Jenkins's work focuses on program evaluation and understanding the mechanisms that promote child and family wellbeing. She currently is researching factors in persistence and fadeout of early childhood intervention on a grant funded by the National Institute of Child Health and Development.
Duer studies early childhood education, Head Start, achievement gaps, education policy and parenting, with particular interest in poverty alleviation tools that improve the well-being of children and families. At the state level, her examination of the characteristics of early childhood education programs participating in Quality Rating and Improvement Systems (QRIS) includes researching the implications of blended funding models in early childhood settings. In related research she is examining Early Head Start and its impacts on children and families. For her doctoral work, she is specializing in Educational Policy and Social Context (EPSC). Jenkins and Distinguished Professor Greg Duncan serve as her co-advisors.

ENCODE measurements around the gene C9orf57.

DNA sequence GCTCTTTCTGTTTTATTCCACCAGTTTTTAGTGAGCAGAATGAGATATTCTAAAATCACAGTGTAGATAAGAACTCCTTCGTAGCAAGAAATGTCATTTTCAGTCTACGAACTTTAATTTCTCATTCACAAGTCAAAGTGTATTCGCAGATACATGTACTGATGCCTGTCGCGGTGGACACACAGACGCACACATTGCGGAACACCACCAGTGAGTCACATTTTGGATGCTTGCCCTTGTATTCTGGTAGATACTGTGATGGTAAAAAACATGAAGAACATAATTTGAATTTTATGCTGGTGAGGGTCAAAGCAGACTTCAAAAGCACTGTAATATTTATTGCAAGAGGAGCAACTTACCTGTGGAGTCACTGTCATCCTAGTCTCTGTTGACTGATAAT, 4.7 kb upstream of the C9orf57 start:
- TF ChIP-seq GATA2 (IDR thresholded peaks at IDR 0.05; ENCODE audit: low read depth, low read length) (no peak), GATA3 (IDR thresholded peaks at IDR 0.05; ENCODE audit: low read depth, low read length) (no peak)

Even with rapid and widespread expansion of states’ quality rating and improvement systems (QRIS)—tiered frameworks that assess, communicate, and improve early childhood education (ECE) quality—there exists no population-level information regarding which providers choose to participate in these primarily voluntary systems. We use a nationally representative survey of ECE centers to examine how the characteristics of ECE centers and the communities in which they are located predict participation in QRIS to understand the scope of QRIS policy implementation and the extent to which QRIS may be equity enhancing. We find that approximately one-third of centers nationwide participated in QRIS in 2012. Selection model results reveal that participation is more likely among centers that blend multiple funding sources and who are NAEYC accredited, and in communities with high poverty rates. However, QRIS participation is less likely in communities with relatively higher proportions of Black residents. Findings raise questions about how QRISs can equitably engage programs in all communities.